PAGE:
After his release from British captivity in January 1946, Heisenberg and several of his closest colleagues settled in the northern university town of Göttingen, where he became the director of the Kaiser Wilhelm Institute for Physics. He devoted himself to two large tasks: the reconstruction of his institute as a leading physics research center, and the revival of research in the emerging West German republic. Working with western authorities and German political leaders, Heisenberg sought a direct role for the federal government in forming a national policy for science and technology and a direct role for science advisors to the new federal chancellor, Konrad Adenauer.
"I wished to procure for science some right to take the initiative in public affairs."
Such aims found expression in the German Research Council (Deutscher Forschungsrat), founded in 1949 and composed of 15 leading scientists, with Heisenberg as president. The new council represented German science in international affairs and directly in the chancellor's office.
The new Research Council contradicted the long tradition in Germany that science fell under the authority of the cultural ministers of each "Land" (state). The council was increasingly challenged by the cultural ministers, who supported their own organization, the Emergency Association of German Science (Notgemeinschaft der Deutschen Wissenschaft), which rivaled Heisenberg's Council. The cultural ministers eventually prevailed, much to Heisenberg's regret. The two bodies merged in 1951 into the present-day German Research Society (Deutsche Forschungsgemeinschaft), one of the main supporters of academic research in Germany. Heisenberg was elected to the presidential committee of the new association and directed its Commission for Atomic Physics, which coordinated all nuclear research, except fission research.
The occupation authorities forbade any fission research in Germany. Heisenberg tirelessly argued for a lifting of the ban and for German preparations to begin reactor construction as soon as the ban was lifted. He saw nuclear energy as a future source of electric power for the revived German economy and as an export industry of great importance. The Western Allies, led by the United States, finally lifted all restrictions in 1955 when they granted sovereignty to West Germany. Heisenberg successfully urged the creation of a cabinet-level nuclear energy ministry, and served as a leading member of various federal and state atomic commissions. Within a decade, West Germany was a leading exporter of nuclear technology.
While Heisenberg supported the economic development of nuclear energy, he and other scientists opposed Chancellor Adenauer's acceptance of NATO plans to equip the West German army with tactical nuclear weapons. They published the "Göttingen Manifesto." Although the West German government strove to obtain nuclear warheads, the German army remained non-nuclear in the sense that it possessed the delivery vehicles but the U.S. retained control of the warheads.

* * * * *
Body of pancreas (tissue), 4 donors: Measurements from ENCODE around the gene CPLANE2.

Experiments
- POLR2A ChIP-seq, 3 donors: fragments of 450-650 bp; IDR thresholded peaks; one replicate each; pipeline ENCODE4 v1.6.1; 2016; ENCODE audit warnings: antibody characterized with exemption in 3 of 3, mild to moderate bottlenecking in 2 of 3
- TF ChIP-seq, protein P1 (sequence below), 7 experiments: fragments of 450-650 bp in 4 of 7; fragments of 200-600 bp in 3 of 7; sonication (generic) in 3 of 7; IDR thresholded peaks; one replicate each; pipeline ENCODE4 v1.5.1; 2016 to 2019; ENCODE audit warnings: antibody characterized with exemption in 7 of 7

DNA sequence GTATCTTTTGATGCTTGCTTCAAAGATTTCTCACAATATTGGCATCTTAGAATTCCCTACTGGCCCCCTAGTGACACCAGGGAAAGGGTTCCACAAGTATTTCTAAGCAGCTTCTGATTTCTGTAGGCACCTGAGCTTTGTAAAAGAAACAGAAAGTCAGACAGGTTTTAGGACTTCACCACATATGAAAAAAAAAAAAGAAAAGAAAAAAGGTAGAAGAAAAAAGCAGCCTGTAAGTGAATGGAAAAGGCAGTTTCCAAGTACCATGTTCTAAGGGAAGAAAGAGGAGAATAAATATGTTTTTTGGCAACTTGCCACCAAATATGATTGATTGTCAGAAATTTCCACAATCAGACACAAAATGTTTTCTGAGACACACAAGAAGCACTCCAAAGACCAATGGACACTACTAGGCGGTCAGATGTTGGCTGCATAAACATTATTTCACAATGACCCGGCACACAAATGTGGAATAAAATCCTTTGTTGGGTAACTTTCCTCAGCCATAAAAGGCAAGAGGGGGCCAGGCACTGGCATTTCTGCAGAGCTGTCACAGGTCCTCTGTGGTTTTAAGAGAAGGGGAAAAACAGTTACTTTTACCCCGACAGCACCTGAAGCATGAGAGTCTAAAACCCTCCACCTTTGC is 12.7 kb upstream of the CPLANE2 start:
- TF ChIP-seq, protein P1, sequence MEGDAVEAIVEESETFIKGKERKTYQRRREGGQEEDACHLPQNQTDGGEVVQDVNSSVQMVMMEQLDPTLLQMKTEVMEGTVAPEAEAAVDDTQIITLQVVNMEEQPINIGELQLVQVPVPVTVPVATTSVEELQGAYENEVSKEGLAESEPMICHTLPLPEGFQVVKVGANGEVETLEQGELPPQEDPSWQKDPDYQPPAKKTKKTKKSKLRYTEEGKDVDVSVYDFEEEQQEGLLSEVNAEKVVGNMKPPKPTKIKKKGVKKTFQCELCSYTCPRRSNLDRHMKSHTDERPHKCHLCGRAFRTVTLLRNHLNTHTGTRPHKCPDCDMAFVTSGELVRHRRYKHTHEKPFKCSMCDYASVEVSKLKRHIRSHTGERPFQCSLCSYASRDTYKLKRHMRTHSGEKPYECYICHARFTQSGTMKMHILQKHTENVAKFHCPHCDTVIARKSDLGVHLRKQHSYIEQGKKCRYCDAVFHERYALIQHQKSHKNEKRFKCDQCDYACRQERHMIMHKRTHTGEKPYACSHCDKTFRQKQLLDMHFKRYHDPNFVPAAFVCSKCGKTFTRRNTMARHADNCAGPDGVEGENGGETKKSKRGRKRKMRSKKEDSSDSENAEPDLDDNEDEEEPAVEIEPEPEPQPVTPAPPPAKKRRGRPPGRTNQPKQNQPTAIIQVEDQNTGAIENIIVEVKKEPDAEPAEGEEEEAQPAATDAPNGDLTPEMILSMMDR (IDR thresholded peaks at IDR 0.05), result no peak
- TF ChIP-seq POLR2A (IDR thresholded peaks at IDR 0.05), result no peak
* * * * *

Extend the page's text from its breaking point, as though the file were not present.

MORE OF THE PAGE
Heisenberg also worked tirelessly to reestablish international relations. He undertook a lecture tour to England and Scotland in 1947, and to Copenhagen and the United States in 1950, and throughout the world thereafter. When in 1952 the European Council for Nuclear Research came into being, Heisenberg headed the German delegation that participated in the decision to locate the European accelerator for high energy physics, CERN, near Geneva, Switzerland. He headed CERN's Scientific Policy Committee for many years. In a further effort to reestablish international relations, Heisenberg gladly accepted Adenauer's appointment as president of the Alexander von Humboldt Foundation. The purpose of the foundation is to enable young scholars and scientists from around the world to collaborate with German colleagues while long-term guests at German research institutes.
Heisenberg also worked to expand his institute, renamed the Max Planck Institute for Physics in 1948. Its research focus included the study of astrophysics, and especially of experimental and theoretical high-energy physics. His own work continued to focus on the search for a consistent, unified quantum theory of elementary particles. These efforts harmonized with the somewhat idealistic philosophical views that he presented at that time to a variety of public audiences. He gave perhaps the most widely known of his lecture series at St. Andrews University in Scotland during the winter of 1955-56 and published it as a monograph in English as Physics and Philosophy, and in German as Physik und Philosophie.
The search for a unified theory of elementary particles led Heisenberg to a renewed intensive collaboration with his long-time colleague Wolfgang Pauli. This yielded in early 1958 the prospect of a new quantum theory as revolutionary as the quantum mechanics they had developed decades earlier (the so-called "Weltformel," world formula). But in the end the new theory proved unsuccessful. Pauli withdrew from endorsing this theory and died later that year. The research continues to this day among Heisenberg's successors and other researchers.
In 1958 Heisenberg moved the Max Planck Institute for Physics to Munich, where it became the Max Planck Institute for Physics and Astrophysics. Heisenberg also became more involved in the activities and research at CERN. (He never did receive a full-time appointment as a full professor, an "Ordinarius," after the war, although he held honorary professorships in Göttingen and Munich.) He continued his search for a unified theory of elementary particles during the 1960s, while continuing to travel widely. He retired from the institute in 1970. He visited the United States for the last time in 1972.
Heisenberg died of cancer at his home in Munich on February 1, 1976.